Visual Art Commercial General Liability

Though it may not be something that you have considered as an independent artist, general liability insurance is an incredibly valuable asset. While a company will likely have some resources at its disposal should a legal situation arise, for an individual there is little more than your savings account standing between you and an insurance claim.

This insurance covers you for two things: 1) damage to a location and 2) injury to an uninvolved bystander. It does not cover injury to your employees or your volunteers, or damage to your company property.

Some possible scenarios:

  • You install a painting in the lobby of a public building, and an individual walking past is so distracted by it that he trips on the curb and sprains his ankle. He then sues you for medical expenses.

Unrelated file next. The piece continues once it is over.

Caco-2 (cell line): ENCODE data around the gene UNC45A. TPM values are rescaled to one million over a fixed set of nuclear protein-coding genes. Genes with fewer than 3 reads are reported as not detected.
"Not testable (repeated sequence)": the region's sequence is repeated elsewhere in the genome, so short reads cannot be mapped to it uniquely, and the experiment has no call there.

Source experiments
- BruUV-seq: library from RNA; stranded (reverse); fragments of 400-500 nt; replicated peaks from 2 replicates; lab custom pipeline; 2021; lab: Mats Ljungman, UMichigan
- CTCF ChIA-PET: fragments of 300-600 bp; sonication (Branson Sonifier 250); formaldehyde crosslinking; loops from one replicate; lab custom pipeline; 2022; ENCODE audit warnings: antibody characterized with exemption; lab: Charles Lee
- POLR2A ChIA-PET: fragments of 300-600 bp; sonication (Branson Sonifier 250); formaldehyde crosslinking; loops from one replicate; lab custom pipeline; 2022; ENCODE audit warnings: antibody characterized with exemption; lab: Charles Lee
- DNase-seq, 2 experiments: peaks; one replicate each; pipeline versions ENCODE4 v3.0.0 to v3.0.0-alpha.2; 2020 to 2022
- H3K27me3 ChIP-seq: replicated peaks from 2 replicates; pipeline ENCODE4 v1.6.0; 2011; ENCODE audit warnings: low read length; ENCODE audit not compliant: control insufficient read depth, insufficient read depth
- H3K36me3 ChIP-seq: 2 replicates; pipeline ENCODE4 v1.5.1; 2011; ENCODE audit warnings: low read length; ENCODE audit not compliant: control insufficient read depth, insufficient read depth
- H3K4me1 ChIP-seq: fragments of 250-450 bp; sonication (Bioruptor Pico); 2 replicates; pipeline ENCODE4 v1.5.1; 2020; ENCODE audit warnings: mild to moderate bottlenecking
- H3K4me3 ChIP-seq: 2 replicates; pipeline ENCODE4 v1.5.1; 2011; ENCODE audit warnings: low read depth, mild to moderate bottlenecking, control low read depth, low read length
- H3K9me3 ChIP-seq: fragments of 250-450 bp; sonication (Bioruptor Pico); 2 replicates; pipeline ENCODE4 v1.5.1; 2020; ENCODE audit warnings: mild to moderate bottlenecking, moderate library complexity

• One of your assistants accidentally puts a hammer through the wall of a gallery while helping with an installation. The gallery requires you to pay for the damages.

When do you actually need it? Most locations and galleries will not include you in their liability insurance coverage: instead, they will require that you show a certificate of insurance with them listed as additional insured as proof of your own coverage. Even if no one is currently requesting that you carry this insurance, it is an incredibly valuable thing to have: spending $500 on a policy now is much better than a $500,000 claim in the future.

Since this is a solo operation, I don't have anyone I pay but I do shamelessly nag my friends to help me put up my shows. Done under duress or not, that's still considered volunteering. Do them a favor. Volunteer Accident

Luckily I have enough work that I can actually pay my assistants. Nice job! Workers' Compensation

06 07 08 09 10